Of the four systems above, three have some way of connecting to a CMS. Neon generates RSS feeds, so some data from the membership management system can be output into the website through the CMS. This might be helpful for showing upcoming events, for example. Wild Apricot goes further, offering all kinds of its functionality as widgets which can be planted in the CMS. This affords quite a bit of flexibility. Both Neon and Wild Apricot are planning to build API's, which would allow a programmer to connect behind the scenes to the membership management system, perhaps to add new members or check out a member's status so the CMS could display content based on who the member is. We very much look forward to the implementation of this feature.

At present only Membee allows for single sign on (SSO) through its software, however. This means a user could log in on either Membee or the CMS-powered website, be authenticated through Membee, and then be shown CMS content based on their membership status. For example, there could be a set of member-only pages on the website which are hidden entirely from public view, until the user logs in as a member. Nice going, Membee!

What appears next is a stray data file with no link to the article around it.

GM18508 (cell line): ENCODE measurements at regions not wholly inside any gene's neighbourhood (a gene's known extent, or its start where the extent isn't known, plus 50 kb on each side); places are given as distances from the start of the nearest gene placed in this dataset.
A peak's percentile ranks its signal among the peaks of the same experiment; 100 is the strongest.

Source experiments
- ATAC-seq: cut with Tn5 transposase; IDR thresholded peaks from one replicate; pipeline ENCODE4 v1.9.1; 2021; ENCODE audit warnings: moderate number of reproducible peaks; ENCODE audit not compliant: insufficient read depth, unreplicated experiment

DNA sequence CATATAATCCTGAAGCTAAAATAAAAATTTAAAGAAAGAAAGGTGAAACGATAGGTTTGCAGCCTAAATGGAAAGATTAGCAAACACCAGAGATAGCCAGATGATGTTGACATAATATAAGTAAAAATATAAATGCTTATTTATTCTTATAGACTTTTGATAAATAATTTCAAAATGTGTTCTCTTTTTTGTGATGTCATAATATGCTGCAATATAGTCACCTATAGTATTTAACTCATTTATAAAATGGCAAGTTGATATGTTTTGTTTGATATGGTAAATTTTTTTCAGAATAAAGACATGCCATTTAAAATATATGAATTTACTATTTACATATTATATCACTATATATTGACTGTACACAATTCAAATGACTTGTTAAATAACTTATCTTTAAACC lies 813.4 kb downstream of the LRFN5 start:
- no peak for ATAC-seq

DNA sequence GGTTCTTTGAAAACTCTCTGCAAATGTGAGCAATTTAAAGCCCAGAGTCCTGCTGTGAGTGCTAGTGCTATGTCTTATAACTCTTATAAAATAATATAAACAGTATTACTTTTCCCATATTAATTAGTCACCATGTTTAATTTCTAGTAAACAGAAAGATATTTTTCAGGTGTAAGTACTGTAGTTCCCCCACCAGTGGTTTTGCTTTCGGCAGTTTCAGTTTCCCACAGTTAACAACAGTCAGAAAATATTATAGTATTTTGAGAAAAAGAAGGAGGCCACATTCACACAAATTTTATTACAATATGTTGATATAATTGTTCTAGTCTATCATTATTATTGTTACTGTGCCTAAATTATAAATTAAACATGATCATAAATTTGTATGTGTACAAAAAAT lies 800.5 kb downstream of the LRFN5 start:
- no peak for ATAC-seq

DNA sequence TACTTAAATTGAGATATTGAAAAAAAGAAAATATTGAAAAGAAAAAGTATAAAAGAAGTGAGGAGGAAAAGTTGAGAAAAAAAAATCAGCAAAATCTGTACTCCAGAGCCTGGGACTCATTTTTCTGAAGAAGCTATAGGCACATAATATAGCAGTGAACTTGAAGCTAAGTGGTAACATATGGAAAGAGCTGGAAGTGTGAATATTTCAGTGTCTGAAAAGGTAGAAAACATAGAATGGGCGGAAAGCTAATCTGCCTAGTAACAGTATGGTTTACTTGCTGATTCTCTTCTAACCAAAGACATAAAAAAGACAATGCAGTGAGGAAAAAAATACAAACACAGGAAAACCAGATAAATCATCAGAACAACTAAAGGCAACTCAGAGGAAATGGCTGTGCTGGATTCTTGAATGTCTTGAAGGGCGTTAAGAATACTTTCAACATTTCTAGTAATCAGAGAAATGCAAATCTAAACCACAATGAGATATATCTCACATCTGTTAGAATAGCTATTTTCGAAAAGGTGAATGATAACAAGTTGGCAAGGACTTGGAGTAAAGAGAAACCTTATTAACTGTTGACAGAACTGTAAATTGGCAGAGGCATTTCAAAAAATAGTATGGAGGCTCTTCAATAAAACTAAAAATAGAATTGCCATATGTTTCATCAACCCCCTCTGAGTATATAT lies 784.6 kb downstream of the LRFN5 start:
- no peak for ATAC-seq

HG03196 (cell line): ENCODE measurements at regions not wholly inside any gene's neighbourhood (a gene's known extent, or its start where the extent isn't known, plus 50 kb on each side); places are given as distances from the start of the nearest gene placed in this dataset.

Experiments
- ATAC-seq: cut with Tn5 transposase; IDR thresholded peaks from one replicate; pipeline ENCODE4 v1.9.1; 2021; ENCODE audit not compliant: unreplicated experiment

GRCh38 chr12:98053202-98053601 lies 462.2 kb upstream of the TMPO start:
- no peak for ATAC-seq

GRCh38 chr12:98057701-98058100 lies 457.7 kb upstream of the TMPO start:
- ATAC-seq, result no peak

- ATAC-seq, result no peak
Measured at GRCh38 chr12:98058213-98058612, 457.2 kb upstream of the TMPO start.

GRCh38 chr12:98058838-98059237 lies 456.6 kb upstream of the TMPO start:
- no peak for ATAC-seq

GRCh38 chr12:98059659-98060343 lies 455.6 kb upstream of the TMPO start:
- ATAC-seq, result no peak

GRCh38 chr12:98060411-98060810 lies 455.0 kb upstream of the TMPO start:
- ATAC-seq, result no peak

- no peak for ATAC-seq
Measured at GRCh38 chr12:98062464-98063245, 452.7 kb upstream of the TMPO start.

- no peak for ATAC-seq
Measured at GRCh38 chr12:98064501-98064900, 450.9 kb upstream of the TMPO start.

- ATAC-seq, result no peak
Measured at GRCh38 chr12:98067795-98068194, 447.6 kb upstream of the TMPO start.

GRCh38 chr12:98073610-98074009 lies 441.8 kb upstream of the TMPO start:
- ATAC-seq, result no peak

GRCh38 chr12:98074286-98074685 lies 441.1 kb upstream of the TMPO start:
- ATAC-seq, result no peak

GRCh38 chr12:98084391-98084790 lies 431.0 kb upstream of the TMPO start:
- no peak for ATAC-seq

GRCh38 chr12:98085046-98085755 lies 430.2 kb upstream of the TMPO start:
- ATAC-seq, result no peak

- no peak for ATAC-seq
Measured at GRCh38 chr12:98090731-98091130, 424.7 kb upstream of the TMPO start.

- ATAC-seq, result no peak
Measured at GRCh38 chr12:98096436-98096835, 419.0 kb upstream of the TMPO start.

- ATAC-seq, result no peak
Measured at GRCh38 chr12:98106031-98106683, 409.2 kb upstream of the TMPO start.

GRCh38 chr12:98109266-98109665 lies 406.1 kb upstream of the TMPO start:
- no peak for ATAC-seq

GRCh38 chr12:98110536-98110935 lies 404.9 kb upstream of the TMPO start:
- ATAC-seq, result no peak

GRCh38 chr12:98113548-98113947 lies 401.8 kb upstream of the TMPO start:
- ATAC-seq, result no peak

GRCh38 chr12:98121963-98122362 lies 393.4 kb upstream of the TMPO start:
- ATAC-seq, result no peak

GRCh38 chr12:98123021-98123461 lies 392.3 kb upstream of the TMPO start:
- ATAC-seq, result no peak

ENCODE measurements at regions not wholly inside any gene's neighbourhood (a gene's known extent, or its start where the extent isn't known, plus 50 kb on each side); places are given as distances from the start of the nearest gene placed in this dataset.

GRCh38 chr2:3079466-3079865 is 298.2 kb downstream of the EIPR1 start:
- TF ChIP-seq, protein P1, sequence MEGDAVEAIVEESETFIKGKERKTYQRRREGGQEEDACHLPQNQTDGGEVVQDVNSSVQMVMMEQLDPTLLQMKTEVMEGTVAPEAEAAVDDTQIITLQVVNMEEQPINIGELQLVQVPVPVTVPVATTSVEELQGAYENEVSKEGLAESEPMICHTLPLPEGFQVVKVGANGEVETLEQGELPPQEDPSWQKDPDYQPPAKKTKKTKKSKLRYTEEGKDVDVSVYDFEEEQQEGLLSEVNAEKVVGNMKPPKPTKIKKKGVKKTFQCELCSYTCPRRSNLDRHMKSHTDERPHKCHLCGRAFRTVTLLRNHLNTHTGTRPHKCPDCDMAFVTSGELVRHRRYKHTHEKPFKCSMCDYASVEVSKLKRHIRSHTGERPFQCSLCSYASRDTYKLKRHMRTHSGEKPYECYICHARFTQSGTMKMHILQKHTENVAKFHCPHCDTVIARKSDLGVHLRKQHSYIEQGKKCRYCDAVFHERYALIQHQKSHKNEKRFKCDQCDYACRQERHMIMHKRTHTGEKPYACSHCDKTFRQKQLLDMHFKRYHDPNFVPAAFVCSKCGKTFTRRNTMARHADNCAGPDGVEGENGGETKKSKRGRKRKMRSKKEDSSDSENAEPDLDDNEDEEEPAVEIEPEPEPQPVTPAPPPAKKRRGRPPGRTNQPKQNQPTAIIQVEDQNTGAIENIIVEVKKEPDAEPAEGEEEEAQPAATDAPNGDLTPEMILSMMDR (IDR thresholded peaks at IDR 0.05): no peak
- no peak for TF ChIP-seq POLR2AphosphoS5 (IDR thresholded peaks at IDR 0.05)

For the purposes of the small non-profit I work with, either Neon or Wild Apricot would serve us well. Allowing members the option of automatically renewing their membership each year is key to that decision. Neon has additional capabilities which could prove useful (though there's a charge for additional modules). For integration with eZ Publish, Membee seem the best fit (as SSO would be essential in most cases).

Service is also an important feature. Neon and Membee have delivered excellent customer service so far. At various times with both I found myself talking with the company president without having asked. Wild Apricot and Club Runner both provided good service by phone.

In conclusion, some advice: When you select your own membership software, first determine your own core needs. It may be that a more expensive system is warranted, or that you want to try an open source solution you could install yourself. The factors we considered were important for my organization, but may not be for yours. You'll certainly want to sit in on a demo (live or recorded) of the systems on your short list. If you end up trying one or the other I've mentioned, please share the story of your experience here.



Helping web content managers extend their reach and be ready for tomorrow. The Granite Horizon blog by executive director Greg McAvoy-Jensen and guests.